Last but not least Adam considered the issue of climate refugees in the European Union. He contended that climate refugees are not legally recognised by the EU and that it is not possible to interpret existing legislation so that it incorporates climate refugees. Various studies and papers refer to climate refugees but no clear strategy can be discerned as of now. Rather, an incoherent and piecemeal approach seems to be the preferred approach of the EU.

The discussion that ensued covered a wide range of themes. First, the issue of terminology was raised and especially why and whether terminology was of such importance. The concept of forced environmental migrant seemed to be accepted by the audience as probably most suitable to describe a variety of persons affected by climate change events. Second, the interaction of the various legal regimes and where the protection of climate refugees would sit best was discussed at length, especially in light of the doctrine of State responsibility that requires harm to be linked to a State or a State actor. Third and last the discussion veered towards the European Union’s approach towards climate refugees. It was notably pointed out that given that Member States had territories overseas that were liable to climate events the topic of climate refugees could become quickly an issue of concern for the EU.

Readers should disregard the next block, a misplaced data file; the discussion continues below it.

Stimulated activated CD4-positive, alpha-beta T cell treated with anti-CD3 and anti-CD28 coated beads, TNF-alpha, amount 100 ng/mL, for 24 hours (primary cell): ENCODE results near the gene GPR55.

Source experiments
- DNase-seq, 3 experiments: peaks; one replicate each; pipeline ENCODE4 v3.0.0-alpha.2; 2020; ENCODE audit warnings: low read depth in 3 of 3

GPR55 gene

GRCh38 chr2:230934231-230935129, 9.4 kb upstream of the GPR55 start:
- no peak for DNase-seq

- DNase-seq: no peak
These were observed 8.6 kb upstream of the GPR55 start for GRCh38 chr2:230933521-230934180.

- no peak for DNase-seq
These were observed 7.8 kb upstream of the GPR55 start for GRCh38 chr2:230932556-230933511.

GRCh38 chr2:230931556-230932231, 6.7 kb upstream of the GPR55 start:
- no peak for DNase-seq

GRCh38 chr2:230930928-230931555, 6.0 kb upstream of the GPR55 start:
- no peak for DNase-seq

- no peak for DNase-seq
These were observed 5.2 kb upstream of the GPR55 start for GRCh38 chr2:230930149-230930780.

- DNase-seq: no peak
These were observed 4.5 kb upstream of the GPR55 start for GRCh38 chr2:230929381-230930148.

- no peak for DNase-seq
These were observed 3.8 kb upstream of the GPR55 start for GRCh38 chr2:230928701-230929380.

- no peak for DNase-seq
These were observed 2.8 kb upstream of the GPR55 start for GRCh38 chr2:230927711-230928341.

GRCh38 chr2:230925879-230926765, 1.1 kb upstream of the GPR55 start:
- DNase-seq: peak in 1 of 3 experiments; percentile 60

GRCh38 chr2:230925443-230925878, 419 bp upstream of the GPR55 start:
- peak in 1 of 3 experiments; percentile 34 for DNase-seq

Bristol Law School success at the Bristol Law Society Awards